Auto warranty expired? GM still might fix it for free

Auto technician looking at engine

If you own a General Motors vehicle that you are having a problem with but it's out of warranty, you might still be able to get GM to pick up all or part of the repair cost.

The automotive trade magazine Automotive News recently reported that GM is loosening the purse strings in its franchised dealers' service departments in an effort to strengthen owner retention.

Apparently there has been a factory program in place for some time empowering service managers at GM dealerships to fix out-of-warranty items for loyal customers on GM's dime, but service managers have been reluctant to take advantage.

In what Automotive News referred to as a seismic shift, it reports that GM is now more willing to cover out-of-warranty repairs.

In the two examples cited in the article, a New Jersey Cadillac dealer used the program to replace corroding wheels on a 2003 DeVille DTS to the tune of $3,500, and a Texas Chevy dealer replaced the rusting door hinges on a 2001 Silverado pickup with 317,000 miles on it.

GM picked up the tab for both.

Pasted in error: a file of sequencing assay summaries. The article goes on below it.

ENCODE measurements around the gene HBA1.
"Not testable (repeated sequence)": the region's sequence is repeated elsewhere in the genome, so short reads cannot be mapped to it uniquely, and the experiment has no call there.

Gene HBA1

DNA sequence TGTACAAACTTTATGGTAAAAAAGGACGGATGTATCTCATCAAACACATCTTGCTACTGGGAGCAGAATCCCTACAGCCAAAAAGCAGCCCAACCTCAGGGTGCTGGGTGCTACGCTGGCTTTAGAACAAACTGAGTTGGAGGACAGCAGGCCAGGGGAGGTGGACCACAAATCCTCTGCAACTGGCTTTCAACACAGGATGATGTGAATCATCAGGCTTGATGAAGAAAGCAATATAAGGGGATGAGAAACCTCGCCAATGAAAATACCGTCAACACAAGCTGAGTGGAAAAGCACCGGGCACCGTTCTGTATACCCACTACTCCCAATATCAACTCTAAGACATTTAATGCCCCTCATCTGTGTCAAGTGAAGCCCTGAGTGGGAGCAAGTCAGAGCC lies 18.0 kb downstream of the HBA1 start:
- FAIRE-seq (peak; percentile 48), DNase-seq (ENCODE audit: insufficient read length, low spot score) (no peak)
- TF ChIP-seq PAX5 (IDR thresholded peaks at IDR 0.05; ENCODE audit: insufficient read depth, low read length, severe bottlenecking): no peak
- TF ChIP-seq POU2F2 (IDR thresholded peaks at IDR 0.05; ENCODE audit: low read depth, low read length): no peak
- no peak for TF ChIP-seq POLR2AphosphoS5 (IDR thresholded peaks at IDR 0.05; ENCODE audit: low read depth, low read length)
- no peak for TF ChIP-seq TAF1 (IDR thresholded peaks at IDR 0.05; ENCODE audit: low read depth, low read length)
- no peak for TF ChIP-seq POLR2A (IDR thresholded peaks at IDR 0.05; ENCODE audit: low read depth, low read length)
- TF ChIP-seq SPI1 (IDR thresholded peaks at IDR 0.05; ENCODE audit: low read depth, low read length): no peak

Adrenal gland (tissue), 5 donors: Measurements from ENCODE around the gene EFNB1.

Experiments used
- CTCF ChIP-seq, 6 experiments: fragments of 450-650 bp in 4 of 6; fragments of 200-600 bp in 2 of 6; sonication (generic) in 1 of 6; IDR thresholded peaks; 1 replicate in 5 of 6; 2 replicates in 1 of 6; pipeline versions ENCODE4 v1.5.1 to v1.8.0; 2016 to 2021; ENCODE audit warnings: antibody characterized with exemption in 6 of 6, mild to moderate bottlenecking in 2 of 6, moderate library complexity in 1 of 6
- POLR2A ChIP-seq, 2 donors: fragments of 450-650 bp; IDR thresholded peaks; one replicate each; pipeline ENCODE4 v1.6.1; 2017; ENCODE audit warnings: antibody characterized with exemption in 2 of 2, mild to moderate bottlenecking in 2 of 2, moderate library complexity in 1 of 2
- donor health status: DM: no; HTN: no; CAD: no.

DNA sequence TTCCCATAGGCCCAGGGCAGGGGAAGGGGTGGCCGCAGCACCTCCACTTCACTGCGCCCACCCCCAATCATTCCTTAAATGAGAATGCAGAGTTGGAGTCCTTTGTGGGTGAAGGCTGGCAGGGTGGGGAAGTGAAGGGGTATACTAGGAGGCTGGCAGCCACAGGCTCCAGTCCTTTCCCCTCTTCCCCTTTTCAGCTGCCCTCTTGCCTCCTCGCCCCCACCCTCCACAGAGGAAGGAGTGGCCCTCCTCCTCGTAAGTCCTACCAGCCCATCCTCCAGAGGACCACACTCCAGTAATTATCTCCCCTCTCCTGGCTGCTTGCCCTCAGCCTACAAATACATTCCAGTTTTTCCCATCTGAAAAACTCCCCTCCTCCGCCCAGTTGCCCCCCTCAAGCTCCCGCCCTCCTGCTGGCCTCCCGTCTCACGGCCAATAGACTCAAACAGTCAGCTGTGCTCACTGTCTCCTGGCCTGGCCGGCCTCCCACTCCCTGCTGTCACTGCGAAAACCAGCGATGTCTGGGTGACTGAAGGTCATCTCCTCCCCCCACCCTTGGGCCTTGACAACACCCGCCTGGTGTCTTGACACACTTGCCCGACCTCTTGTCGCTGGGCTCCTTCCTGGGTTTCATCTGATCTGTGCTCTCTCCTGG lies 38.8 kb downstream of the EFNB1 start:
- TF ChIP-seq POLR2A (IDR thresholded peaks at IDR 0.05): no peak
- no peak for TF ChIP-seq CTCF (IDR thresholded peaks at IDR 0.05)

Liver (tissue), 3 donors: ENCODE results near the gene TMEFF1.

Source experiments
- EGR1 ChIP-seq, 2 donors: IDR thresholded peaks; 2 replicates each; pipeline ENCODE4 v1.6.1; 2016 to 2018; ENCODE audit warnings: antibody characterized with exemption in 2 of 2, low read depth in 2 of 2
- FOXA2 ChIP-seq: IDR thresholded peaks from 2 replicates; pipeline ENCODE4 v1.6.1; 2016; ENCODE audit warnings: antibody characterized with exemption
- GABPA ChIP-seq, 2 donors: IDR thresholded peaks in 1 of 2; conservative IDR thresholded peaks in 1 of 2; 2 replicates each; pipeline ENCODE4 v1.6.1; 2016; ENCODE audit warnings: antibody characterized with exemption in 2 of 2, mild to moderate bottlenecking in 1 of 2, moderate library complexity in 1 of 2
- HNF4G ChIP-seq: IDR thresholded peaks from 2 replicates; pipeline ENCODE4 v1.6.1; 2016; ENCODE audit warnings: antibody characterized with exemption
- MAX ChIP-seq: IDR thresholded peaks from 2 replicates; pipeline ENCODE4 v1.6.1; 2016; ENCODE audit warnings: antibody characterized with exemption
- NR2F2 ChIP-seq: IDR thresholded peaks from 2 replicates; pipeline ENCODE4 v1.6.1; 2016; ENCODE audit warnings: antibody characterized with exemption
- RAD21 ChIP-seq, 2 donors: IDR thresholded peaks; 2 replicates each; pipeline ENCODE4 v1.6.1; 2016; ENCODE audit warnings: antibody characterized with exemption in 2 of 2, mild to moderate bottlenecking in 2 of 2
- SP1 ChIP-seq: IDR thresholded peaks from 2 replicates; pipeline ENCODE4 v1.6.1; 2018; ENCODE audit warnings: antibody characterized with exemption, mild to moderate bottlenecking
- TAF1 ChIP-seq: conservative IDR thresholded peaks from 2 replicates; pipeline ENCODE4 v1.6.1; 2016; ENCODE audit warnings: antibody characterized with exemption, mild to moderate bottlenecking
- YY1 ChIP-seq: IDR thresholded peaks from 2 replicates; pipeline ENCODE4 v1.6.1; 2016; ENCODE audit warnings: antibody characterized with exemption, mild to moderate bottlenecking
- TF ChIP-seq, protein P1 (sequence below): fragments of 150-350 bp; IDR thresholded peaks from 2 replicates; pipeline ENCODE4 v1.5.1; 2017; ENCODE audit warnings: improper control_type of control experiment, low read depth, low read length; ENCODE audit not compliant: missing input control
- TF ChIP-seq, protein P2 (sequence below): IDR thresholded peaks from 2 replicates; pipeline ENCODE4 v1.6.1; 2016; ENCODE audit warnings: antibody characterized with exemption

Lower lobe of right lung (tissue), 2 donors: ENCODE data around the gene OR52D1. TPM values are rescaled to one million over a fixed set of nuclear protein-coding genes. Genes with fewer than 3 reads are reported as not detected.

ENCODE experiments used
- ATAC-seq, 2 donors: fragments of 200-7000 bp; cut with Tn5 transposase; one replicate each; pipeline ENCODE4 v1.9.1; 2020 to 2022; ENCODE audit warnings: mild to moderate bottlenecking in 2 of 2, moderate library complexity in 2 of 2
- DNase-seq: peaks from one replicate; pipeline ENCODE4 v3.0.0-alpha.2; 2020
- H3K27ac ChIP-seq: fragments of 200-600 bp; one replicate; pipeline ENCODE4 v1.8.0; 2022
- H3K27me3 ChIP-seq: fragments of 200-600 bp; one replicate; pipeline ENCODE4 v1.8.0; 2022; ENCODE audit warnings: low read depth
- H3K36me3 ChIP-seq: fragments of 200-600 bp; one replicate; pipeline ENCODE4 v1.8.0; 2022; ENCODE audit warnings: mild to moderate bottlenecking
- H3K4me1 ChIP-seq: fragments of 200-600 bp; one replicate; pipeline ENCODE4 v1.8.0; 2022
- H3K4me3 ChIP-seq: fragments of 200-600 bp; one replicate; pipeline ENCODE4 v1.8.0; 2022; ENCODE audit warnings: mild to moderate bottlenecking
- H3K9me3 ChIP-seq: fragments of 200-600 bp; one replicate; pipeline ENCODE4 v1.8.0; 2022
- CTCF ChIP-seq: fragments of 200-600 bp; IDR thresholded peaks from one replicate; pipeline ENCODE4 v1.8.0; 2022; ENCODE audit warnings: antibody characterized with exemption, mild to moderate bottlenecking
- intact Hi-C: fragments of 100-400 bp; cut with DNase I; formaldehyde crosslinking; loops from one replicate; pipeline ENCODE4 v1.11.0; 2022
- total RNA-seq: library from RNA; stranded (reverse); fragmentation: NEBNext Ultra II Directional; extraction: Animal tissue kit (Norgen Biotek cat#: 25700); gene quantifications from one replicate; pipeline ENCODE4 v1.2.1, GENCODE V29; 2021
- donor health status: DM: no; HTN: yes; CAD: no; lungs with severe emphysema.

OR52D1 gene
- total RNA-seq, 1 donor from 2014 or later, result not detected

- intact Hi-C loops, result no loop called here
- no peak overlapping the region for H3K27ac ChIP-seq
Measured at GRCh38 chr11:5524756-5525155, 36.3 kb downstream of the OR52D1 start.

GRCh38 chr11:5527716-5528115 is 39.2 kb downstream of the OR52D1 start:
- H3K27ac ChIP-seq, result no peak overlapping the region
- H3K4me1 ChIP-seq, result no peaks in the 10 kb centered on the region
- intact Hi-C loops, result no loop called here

The question is, which GM owners might qualify?

For anyone with a GM vehicle hoping for similar treatment, I suspect the two key words in GM's mandate are "loyal customers."

Obviously, deciding exactly who is a loyal customer -- or has the potential to be one -- is subjective and left to the discretion of dealership personnel. Ultimately, the service manager makes the call.

I would think you could make a case if you were a repeat buyer of GM vehicles, particularly a repeat buyer at the same dealership.

Additionally, if you return to a GM dealership service center for your scheduled maintenance and repair work, you would establish yourself as a repeat customer.

Although there are no guarantees, the prospect of getting GM to pick up some or all of the cost of a major repair might be worth spending a little more to have your GM product serviced at a dealership.

However, even if you haven't established yourself as a repeat customer and have a major out-of-warranty repair, it's worth the trouble to try to convince the service manager to have GM pick up the cost.

GM wants to retain you as a customer and seems willing to spend some money to do it.

You can follow Interest.com on Twitter and Facebook.